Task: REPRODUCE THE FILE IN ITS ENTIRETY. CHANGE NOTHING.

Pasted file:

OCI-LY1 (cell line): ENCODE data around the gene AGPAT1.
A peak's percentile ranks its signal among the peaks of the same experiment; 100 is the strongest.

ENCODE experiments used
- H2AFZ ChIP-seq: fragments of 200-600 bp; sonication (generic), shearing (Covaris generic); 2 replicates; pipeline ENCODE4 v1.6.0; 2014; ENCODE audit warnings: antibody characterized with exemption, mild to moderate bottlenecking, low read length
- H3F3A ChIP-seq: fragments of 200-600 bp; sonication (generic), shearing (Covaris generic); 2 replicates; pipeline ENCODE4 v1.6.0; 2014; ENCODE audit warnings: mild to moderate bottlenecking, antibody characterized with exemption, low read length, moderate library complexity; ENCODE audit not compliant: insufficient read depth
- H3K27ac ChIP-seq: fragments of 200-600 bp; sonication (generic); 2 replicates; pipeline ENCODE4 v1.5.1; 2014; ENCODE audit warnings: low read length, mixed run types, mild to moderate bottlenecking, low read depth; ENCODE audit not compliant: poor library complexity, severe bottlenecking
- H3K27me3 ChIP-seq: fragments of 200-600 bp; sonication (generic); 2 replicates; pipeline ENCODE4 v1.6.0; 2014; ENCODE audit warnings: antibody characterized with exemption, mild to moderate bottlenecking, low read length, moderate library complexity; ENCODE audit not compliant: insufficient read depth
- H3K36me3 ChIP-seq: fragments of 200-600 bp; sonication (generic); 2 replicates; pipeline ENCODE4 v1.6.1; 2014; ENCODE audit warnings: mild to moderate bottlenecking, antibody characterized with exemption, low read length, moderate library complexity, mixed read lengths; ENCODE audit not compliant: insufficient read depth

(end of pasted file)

OCI-LY1 (cell line): ENCODE data around the gene AGPAT1.
A peak's percentile ranks its signal among the peaks of the same experiment; 100 is the strongest.

ENCODE experiments used
- H2AFZ ChIP-seq: fragments of 200-600 bp; sonication (generic), shearing (Covaris generic); 2 replicates; pipeline ENCODE4 v1.6.0; 2014; ENCODE audit warnings: antibody characterized with exemption, mild to moderate bottlenecking, low read length
- H3F3A ChIP-seq: fragments of 200-600 bp; sonication (generic), shearing (Covaris generic); 2 replicates; pipeline ENCODE4 v1.6.0; 2014; ENCODE audit warnings: mild to moderate bottlenecking, antibody characterized with exemption, low read length, moderate library complexity; ENCODE audit not compliant: insufficient read depth
- H3K27ac ChIP-seq: fragments of 200-600 bp; sonication (generic); 2 replicates; pipeline ENCODE4 v1.5.1; 2014; ENCODE audit warnings: low read length, mixed run types, mild to moderate bottlenecking, low read depth; ENCODE audit not compliant: poor library complexity, severe bottlenecking
- H3K27me3 ChIP-seq: fragments of 200-600 bp; sonication (generic); 2 replicates; pipeline ENCODE4 v1.6.0; 2014; ENCODE audit warnings: antibody characterized with exemption, mild to moderate bottlenecking, low read length, moderate library complexity; ENCODE audit not compliant: insufficient read depth
- H3K36me3 ChIP-seq: fragments of 200-600 bp; sonication (generic); 2 replicates; pipeline ENCODE4 v1.6.1; 2014; ENCODE audit warnings: mild to moderate bottlenecking, antibody characterized with exemption, low read length, moderate library complexity, mixed read lengths; ENCODE audit not compliant: insufficient read depth